Which NHL coach should win the Jack Adams Award?

Toronto Maple Leafs head coach Mike Babcock draws a play for his team in the third period of an NHL hockey game against the Washington Capitals, Wednesday, March 2, 2016, in Washington. The Capitals won 3-2. (AP Photo/Alex Brandon)

Mike Babcock, John Tortorella and Todd McLellan were named NHL Coach of the Year finalists. Who should win? Why?

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The story:

On Wednesday the NHL announced that Toronto Maple Leafs coach Mike Babcock, Edmonton Oilers coach Todd McLellan and Columbus Blue Jackets coach John Tortorella were finalists for the Jack Adams Award. This is given to the coach who “contributed the most to his team’s success.” The NHL Professional Broadcasters’ Association votes on the Jack Adams Award.

From the NHL, on Mike Babcock:

Babcock guided the Maple Leafs (40-27-15, 95 points) to a fourth-place finish in the Atlantic Division and the second Wild Card playoff berth in the Eastern Conference. The Maple Leafs, who finished 30th in the NHL standings last season, became the first team since the 2007-08 Philadelphia Flyers to qualify for the postseason the year after ranking last in the overall standings. Toronto recorded 26 more points than last season, all while becoming the first team in League history to have six different rookies each appear in at least 70 games. Babcock is a Jack Adams Award finalist for the third time, finishing second in voting in 2013-14 and third in 2007-08 with the Detroit Red Wings.

James Tanner from Fansided:

Fun fact – this one I knew – is that Mike Babcock, who is generally considered to be the best coach in the NHL, has never won the Jack Adams award before.  It would be pretty cool for him to win the trophy named after the guy whose record he broke. I think Babcock is a shoe-in here to win the award. He deserves it, but mainly, just to apologize for not giving it to him sooner! As for the Toronto Maple Leafs, no coach of theirs has won the award since Pat Burns in 1993. In fact, no major award has gone to a Toronto player since that year when Doug Gilmour also won the Selke Trophy.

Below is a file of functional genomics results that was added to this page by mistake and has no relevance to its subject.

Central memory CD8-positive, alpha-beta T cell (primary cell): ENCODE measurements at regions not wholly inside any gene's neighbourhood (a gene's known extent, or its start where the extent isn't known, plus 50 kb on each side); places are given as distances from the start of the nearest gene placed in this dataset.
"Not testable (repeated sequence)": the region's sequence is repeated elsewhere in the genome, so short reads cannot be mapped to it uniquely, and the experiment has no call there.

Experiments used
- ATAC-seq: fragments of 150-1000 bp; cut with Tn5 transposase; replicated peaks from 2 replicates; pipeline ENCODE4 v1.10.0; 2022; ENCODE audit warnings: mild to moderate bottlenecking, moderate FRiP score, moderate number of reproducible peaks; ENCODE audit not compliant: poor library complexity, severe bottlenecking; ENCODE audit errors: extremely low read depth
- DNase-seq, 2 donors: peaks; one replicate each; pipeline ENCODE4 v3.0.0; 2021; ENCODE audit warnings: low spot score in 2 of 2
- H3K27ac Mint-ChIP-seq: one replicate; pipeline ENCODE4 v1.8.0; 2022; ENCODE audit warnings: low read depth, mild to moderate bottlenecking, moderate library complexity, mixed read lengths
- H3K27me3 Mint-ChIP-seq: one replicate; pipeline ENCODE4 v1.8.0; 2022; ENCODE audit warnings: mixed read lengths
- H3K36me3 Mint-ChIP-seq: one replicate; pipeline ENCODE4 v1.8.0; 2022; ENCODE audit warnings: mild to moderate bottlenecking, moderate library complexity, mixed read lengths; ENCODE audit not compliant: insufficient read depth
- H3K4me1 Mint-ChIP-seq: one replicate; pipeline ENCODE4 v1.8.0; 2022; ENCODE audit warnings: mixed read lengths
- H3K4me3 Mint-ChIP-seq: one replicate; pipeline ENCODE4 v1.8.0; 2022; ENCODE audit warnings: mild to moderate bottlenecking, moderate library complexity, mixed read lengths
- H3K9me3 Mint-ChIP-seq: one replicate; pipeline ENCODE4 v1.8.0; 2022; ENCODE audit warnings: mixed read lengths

On Todd McLellan:

McLellan led the Oilers (47-26-9, 103 points) to a berth in the Stanley Cup Playoffs for the first time since 2005-06, their first 100-point campaign since 1986-87 and a League-leading 33-point improvement over 2015-16. The club stayed in the hunt for the Pacific Division title until the final day of the regular season, winning 12 of its last 14 games and posting a franchise-record nine-game home winning streak to close the season. The Oilers’ total of 207 goals-against (excluding shootouts) was
their fewest over an 82-game season since 2001-02. McLellan is a Jack Adams Award finalist for the second time, finishing third in voting with the San Jose Sharks in 2008-09.

Sammi Silber from Fansided:

McLellan’s resume may be impressive, but his time with the Oilers has been even more so. He has turned this team into a winning squad, one with a positive mentality and elite culture. Not to mention, McLellan combined lines and did everything he could to work with the players he had, and turned them into a playoff-ready team. Because of his leadership, and many other aspects, the Oilers dug their way out of an 11-year playoff drought and even put up a fight for the head of the Pacific Division. He is completely a deserving candidate and has shown that he is not only a leader but a role model for the rest of the team. McLellan knows how to drive his team forward and help his players.

John Tortorella:

Under Tortorella the Blue Jackets (50-24-8, 108 points) set franchise records for wins, points, home wins (28) and road points (51). The club posted a 32-point gain over 2015-16, jumping from 29th to 2nd in team defense (3.02 to 2.35 GA/G). The Blue Jackets reeled off 16 straight victories from Nov. 29 – Jan 3, the second-longest single-season winning streak in NHL history behind the Pittsburgh Penguins’ 17-game run in 1992-93. Tortorella is a Jack Adams Award finalist for the fourth time, tying Ken Hitchcock and Alain Vigneault for the most among active coaches. He won the trophy in 2003-04 with Tampa Bay and finished second with the Lightning in 2002-03 and New York Rangers in 2011-12.

What do the fans think?

What do you think? Who deserves the award?

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